New students at RIT learn even before classes begin

DiscoverRIT enables them to move in early, meet other students and learn about region




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Jacob Kaucher

Svea Elisha, a photojournalism major from Colorado, enrolled in a kayaking class before orientation to have fun while meeting other RIT students.

Even before classes begin next week, more than 200 first-year students at Rochester Institute of Technology have learned a lot—about themselves, the Rochester area and their fellow classmates.

They participated in one of 13 pre-orientation programs that included kayaking, wilderness survival, biking, canoeing, hiking, rock climbing, and in its second year, discovering Rochester.

“We offer the programs because our students don’t often have a chance to experience something totally out of their academic areas,” said Shawna Lusk, director of RIT’s Center for Orientation and Transition. “We want to give them a way to try something new, meet other new students in a small group setting and interact with faculty and staff outside of the classroom. We believe that the pre-orientation programs help new students to acclimate to their new surroundings and get connected to the university before the other students converge on campus—and give them a chance to have fun while doing it.”

Svea Elisha, a photojournalism student from Grand Junction, Colo., was one of eight freshmen to take a whitewater kayak course along the Erie Canal’s Lock 32 in Pittsford.

“It’s fun for an adrenalin junkie like me, and it’s crazy great to be on the water itself,” she said. “It’s good to spend a couple of extra days to settle in, and it is a fun activity to close out the summer.”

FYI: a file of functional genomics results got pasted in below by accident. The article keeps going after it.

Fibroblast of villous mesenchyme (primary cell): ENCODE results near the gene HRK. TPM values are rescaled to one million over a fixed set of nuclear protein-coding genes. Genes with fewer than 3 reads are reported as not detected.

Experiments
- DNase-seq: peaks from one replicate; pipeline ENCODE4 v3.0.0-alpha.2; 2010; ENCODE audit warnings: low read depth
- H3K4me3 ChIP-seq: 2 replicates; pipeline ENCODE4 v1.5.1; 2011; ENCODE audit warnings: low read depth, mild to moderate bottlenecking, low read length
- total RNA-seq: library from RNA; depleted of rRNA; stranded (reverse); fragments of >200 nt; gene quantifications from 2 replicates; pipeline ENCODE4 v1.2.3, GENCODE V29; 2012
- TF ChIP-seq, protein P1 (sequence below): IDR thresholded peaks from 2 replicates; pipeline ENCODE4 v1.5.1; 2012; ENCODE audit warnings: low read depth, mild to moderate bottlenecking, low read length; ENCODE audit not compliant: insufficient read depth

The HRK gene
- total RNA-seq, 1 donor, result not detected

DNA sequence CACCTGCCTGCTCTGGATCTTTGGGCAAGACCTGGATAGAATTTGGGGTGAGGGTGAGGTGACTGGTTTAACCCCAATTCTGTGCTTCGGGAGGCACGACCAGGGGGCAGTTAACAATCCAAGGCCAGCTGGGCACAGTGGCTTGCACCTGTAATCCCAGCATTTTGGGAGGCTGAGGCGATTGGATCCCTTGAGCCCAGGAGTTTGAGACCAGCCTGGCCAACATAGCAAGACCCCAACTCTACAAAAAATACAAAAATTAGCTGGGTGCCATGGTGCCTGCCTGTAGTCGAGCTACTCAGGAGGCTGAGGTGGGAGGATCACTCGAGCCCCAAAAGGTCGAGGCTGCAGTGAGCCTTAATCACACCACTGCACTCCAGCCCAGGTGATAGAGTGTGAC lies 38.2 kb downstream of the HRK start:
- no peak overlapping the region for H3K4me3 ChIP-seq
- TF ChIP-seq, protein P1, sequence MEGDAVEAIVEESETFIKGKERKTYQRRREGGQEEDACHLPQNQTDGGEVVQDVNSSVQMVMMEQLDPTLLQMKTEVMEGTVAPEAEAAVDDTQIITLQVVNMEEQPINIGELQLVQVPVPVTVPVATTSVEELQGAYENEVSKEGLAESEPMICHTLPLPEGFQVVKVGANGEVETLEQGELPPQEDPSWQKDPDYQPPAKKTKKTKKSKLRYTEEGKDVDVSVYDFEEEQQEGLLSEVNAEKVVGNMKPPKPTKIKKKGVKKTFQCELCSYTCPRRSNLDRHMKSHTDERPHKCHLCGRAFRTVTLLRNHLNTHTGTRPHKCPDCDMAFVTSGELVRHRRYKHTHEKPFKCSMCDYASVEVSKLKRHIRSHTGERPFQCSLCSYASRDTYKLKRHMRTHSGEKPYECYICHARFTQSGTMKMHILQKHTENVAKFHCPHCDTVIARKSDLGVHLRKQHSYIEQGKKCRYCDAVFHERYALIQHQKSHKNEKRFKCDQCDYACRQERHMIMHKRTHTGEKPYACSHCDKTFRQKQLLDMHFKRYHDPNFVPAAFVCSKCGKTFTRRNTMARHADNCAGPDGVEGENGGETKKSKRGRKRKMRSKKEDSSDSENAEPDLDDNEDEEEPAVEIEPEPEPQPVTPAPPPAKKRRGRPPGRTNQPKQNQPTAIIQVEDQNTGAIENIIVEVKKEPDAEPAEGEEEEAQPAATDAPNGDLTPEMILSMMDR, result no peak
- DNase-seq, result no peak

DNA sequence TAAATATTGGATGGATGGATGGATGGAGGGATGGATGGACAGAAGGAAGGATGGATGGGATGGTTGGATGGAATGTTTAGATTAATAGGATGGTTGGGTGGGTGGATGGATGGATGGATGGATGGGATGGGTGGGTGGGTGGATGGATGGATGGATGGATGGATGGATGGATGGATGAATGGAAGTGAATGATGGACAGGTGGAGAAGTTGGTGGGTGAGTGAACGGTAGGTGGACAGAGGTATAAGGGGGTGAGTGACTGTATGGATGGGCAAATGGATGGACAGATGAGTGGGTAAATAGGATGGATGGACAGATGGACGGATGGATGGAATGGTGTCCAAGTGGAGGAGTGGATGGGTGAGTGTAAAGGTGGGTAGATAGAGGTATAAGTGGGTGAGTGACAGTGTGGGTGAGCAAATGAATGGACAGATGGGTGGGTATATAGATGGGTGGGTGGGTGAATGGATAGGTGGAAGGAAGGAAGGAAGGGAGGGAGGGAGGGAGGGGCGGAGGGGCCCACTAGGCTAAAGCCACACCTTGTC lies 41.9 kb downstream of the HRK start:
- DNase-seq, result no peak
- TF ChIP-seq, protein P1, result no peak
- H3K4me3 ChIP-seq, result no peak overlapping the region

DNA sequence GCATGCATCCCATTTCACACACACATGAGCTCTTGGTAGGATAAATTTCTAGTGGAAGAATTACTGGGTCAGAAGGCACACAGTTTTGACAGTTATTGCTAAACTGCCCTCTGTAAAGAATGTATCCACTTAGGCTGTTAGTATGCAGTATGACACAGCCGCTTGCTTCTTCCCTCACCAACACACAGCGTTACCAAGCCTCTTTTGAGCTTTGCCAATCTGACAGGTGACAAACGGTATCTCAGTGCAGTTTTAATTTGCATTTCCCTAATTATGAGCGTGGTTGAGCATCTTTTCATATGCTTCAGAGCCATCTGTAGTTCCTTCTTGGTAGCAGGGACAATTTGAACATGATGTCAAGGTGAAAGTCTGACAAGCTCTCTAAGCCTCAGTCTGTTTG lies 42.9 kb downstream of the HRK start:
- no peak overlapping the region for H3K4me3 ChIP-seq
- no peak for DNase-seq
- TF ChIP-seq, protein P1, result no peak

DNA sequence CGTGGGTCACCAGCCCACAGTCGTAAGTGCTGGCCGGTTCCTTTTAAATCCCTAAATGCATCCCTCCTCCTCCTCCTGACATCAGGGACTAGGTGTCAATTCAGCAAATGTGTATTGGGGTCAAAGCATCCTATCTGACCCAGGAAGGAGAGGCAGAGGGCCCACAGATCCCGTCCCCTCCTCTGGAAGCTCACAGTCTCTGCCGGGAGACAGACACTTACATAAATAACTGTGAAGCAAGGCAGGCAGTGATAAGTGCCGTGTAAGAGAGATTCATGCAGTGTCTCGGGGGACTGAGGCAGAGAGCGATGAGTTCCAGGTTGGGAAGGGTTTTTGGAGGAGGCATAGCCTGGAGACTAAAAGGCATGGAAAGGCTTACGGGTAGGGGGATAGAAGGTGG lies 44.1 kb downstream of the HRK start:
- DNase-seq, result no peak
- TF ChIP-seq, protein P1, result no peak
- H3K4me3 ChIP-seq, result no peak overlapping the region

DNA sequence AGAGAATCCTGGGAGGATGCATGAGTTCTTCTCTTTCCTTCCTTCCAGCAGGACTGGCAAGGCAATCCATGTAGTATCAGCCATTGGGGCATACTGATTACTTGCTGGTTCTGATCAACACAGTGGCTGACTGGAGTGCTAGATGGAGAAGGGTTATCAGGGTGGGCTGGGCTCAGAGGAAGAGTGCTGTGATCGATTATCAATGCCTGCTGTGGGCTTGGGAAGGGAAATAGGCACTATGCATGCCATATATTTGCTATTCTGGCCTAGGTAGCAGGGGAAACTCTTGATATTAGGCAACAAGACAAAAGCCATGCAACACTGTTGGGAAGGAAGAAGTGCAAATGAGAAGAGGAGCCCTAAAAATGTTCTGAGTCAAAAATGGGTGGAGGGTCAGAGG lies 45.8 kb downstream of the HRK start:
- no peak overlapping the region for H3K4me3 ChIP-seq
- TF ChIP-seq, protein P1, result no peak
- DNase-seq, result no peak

Many of the students in the pre-orientation programs say they have already made friends with other students and have been dining together since moving in on Saturday.

Kyle Mellendorf, an engineering technology major from Raleigh, N.C., said he enrolled in a pre-orientation program “because I thought it would be something new. It looked like a lot of fun, and it has been so far.”

Emily Jackson, a computer science major from Duluth, Minn., signed up because “I wanted to move in early and get settled in before the rush hit.”

She was one of about 35 first-year students who spent part of Monday exploring the Strong Museum of Play and Rochester Museum and Science Center. They also volunteered time helping FoodLink and sampled the fare from area restaurants.

Majied LaFleur, a computer engineering technology major from Dallas, said the program “helps me get my feet on the ground and make some friends and discover the City of Rochester.”

They also learned that the Genesee River is one of only a few in the northern hemisphere that flows south to north, that Rochester is the third largest city in New York and was home to luminaries including Susan B. Anthony, Frederick Douglass and George Eastman.

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